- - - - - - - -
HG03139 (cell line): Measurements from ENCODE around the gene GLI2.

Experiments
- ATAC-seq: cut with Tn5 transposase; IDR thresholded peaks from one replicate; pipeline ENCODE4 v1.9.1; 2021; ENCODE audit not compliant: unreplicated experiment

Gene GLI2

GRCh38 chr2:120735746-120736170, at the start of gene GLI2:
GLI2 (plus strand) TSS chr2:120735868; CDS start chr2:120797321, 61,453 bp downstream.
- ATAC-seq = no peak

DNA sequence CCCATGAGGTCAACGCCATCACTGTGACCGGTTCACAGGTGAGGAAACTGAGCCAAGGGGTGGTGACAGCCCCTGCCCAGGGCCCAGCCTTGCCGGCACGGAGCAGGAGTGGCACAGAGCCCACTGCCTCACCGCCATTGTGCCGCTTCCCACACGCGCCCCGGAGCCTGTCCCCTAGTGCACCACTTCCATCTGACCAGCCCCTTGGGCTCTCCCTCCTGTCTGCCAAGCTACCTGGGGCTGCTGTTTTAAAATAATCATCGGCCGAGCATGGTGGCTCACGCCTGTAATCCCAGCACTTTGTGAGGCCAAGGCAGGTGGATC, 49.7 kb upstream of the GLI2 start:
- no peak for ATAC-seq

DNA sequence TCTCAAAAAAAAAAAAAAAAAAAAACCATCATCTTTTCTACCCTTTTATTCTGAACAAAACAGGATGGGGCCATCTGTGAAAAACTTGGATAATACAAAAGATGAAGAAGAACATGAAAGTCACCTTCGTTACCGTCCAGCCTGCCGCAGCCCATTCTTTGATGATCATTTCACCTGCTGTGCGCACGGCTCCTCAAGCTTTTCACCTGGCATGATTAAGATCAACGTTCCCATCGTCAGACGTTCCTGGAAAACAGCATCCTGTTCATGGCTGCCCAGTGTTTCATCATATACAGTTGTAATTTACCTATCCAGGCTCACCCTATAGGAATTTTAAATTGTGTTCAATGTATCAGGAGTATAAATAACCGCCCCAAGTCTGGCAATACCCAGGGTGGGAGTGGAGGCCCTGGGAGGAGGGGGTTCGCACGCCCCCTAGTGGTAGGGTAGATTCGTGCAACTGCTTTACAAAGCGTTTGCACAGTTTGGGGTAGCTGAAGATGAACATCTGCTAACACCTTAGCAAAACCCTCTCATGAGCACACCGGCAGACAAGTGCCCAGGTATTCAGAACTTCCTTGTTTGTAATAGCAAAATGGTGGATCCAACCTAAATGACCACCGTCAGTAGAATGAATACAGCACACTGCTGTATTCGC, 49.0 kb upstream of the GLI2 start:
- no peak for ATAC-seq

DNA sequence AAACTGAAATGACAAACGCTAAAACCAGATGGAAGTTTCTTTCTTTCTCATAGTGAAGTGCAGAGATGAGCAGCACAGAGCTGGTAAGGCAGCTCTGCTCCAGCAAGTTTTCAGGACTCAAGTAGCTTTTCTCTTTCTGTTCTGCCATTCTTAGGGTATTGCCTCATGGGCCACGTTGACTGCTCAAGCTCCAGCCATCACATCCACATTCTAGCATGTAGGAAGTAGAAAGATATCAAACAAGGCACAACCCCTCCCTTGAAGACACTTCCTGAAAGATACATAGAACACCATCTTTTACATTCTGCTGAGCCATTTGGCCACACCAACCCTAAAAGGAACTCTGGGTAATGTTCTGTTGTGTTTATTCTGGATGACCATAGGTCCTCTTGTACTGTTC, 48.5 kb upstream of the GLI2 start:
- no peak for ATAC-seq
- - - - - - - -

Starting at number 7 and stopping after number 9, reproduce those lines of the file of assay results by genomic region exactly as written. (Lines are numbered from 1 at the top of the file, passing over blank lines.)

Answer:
- ATAC-seq = no peak

DNA sequence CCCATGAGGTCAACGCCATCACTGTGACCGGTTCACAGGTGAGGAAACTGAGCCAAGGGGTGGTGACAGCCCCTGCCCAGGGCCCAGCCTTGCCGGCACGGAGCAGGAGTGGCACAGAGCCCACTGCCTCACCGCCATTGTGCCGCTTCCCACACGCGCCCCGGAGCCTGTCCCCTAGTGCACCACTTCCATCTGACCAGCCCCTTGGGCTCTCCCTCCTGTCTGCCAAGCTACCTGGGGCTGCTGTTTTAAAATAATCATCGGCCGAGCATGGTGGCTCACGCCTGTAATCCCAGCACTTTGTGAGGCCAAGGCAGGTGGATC, 49.7 kb upstream of the GLI2 start:
- no peak for ATAC-seq